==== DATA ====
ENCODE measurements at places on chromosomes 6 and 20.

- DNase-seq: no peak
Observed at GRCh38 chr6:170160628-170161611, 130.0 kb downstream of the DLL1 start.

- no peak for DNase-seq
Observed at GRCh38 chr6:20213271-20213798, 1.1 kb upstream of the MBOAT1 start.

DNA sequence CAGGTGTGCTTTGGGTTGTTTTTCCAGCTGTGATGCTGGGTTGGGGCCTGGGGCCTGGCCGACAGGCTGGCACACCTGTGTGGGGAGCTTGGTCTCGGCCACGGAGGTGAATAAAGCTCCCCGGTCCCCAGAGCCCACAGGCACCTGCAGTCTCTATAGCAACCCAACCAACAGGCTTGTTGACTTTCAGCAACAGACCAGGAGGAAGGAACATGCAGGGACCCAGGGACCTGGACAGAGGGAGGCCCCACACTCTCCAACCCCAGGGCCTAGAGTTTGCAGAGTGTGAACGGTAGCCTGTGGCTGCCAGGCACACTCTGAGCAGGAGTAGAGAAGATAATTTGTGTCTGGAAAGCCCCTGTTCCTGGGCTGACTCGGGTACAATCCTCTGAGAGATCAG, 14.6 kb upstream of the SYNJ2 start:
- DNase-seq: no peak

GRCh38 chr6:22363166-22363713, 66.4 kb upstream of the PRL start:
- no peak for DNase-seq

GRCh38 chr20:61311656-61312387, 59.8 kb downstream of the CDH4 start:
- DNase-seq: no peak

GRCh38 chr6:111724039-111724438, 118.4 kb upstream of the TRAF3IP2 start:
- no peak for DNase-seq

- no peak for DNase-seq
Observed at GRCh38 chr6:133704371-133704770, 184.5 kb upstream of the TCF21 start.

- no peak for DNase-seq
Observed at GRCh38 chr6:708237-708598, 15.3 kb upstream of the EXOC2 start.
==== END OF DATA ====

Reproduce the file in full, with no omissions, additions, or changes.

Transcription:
ENCODE measurements at places on chromosomes 6 and 20.

- DNase-seq: no peak
Observed at GRCh38 chr6:170160628-170161611, 130.0 kb downstream of the DLL1 start.

- no peak for DNase-seq
Observed at GRCh38 chr6:20213271-20213798, 1.1 kb upstream of the MBOAT1 start.

DNA sequence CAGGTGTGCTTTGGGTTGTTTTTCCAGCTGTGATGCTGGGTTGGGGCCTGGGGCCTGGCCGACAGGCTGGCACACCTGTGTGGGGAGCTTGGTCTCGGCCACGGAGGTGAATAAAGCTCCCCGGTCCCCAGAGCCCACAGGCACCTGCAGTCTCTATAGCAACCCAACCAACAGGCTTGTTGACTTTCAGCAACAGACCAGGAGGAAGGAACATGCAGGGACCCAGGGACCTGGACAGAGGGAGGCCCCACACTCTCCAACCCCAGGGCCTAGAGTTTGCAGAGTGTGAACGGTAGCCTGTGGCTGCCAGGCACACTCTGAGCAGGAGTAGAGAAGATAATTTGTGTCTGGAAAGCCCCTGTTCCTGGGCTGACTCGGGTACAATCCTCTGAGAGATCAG, 14.6 kb upstream of the SYNJ2 start:
- DNase-seq: no peak

GRCh38 chr6:22363166-22363713, 66.4 kb upstream of the PRL start:
- no peak for DNase-seq

GRCh38 chr20:61311656-61312387, 59.8 kb downstream of the CDH4 start:
- DNase-seq: no peak

GRCh38 chr6:111724039-111724438, 118.4 kb upstream of the TRAF3IP2 start:
- no peak for DNase-seq

- no peak for DNase-seq
Observed at GRCh38 chr6:133704371-133704770, 184.5 kb upstream of the TCF21 start.

- no peak for DNase-seq
Observed at GRCh38 chr6:708237-708598, 15.3 kb upstream of the EXOC2 start.